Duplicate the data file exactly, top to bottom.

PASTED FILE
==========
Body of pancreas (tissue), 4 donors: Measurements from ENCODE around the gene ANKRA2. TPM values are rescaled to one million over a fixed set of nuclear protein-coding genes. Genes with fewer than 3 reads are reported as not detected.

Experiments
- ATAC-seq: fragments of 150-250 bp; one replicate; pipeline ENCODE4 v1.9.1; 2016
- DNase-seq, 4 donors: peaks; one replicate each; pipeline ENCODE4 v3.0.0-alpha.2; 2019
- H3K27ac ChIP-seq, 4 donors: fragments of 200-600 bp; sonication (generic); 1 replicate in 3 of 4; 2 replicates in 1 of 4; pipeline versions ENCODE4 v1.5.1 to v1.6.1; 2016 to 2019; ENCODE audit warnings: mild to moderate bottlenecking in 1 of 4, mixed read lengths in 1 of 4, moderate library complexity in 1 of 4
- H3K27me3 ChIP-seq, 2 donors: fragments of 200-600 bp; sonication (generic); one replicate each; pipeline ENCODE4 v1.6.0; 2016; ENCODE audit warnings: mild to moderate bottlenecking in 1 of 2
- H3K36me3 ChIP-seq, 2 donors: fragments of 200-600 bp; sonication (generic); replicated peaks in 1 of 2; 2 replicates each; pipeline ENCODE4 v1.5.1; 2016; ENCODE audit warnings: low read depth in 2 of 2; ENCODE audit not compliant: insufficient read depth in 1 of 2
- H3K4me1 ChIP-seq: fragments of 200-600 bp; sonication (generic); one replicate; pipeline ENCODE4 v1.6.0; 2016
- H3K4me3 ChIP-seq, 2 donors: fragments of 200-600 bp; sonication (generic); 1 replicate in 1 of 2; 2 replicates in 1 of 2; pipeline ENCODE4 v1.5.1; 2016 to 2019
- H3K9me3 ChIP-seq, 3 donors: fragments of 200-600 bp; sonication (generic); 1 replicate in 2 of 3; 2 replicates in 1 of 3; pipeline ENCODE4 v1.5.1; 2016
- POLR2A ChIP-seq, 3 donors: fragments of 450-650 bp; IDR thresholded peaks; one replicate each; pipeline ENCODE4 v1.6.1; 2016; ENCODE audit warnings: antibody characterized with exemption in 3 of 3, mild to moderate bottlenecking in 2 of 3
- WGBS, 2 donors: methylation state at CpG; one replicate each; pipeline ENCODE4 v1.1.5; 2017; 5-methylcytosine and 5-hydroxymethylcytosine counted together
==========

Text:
Body of pancreas (tissue), 4 donors: Measurements from ENCODE around the gene ANKRA2. TPM values are rescaled to one million over a fixed set of nuclear protein-coding genes. Genes with fewer than 3 reads are reported as not detected.

Experiments
- ATAC-seq: fragments of 150-250 bp; one replicate; pipeline ENCODE4 v1.9.1; 2016
- DNase-seq, 4 donors: peaks; one replicate each; pipeline ENCODE4 v3.0.0-alpha.2; 2019
- H3K27ac ChIP-seq, 4 donors: fragments of 200-600 bp; sonication (generic); 1 replicate in 3 of 4; 2 replicates in 1 of 4; pipeline versions ENCODE4 v1.5.1 to v1.6.1; 2016 to 2019; ENCODE audit warnings: mild to moderate bottlenecking in 1 of 4, mixed read lengths in 1 of 4, moderate library complexity in 1 of 4
- H3K27me3 ChIP-seq, 2 donors: fragments of 200-600 bp; sonication (generic); one replicate each; pipeline ENCODE4 v1.6.0; 2016; ENCODE audit warnings: mild to moderate bottlenecking in 1 of 2
- H3K36me3 ChIP-seq, 2 donors: fragments of 200-600 bp; sonication (generic); replicated peaks in 1 of 2; 2 replicates each; pipeline ENCODE4 v1.5.1; 2016; ENCODE audit warnings: low read depth in 2 of 2; ENCODE audit not compliant: insufficient read depth in 1 of 2
- H3K4me1 ChIP-seq: fragments of 200-600 bp; sonication (generic); one replicate; pipeline ENCODE4 v1.6.0; 2016
- H3K4me3 ChIP-seq, 2 donors: fragments of 200-600 bp; sonication (generic); 1 replicate in 1 of 2; 2 replicates in 1 of 2; pipeline ENCODE4 v1.5.1; 2016 to 2019
- H3K9me3 ChIP-seq, 3 donors: fragments of 200-600 bp; sonication (generic); 1 replicate in 2 of 3; 2 replicates in 1 of 3; pipeline ENCODE4 v1.5.1; 2016
- POLR2A ChIP-seq, 3 donors: fragments of 450-650 bp; IDR thresholded peaks; one replicate each; pipeline ENCODE4 v1.6.1; 2016; ENCODE audit warnings: antibody characterized with exemption in 3 of 3, mild to moderate bottlenecking in 2 of 3
- WGBS, 2 donors: methylation state at CpG; one replicate each; pipeline ENCODE4 v1.1.5; 2017; 5-methylcytosine and 5-hydroxymethylcytosine counted together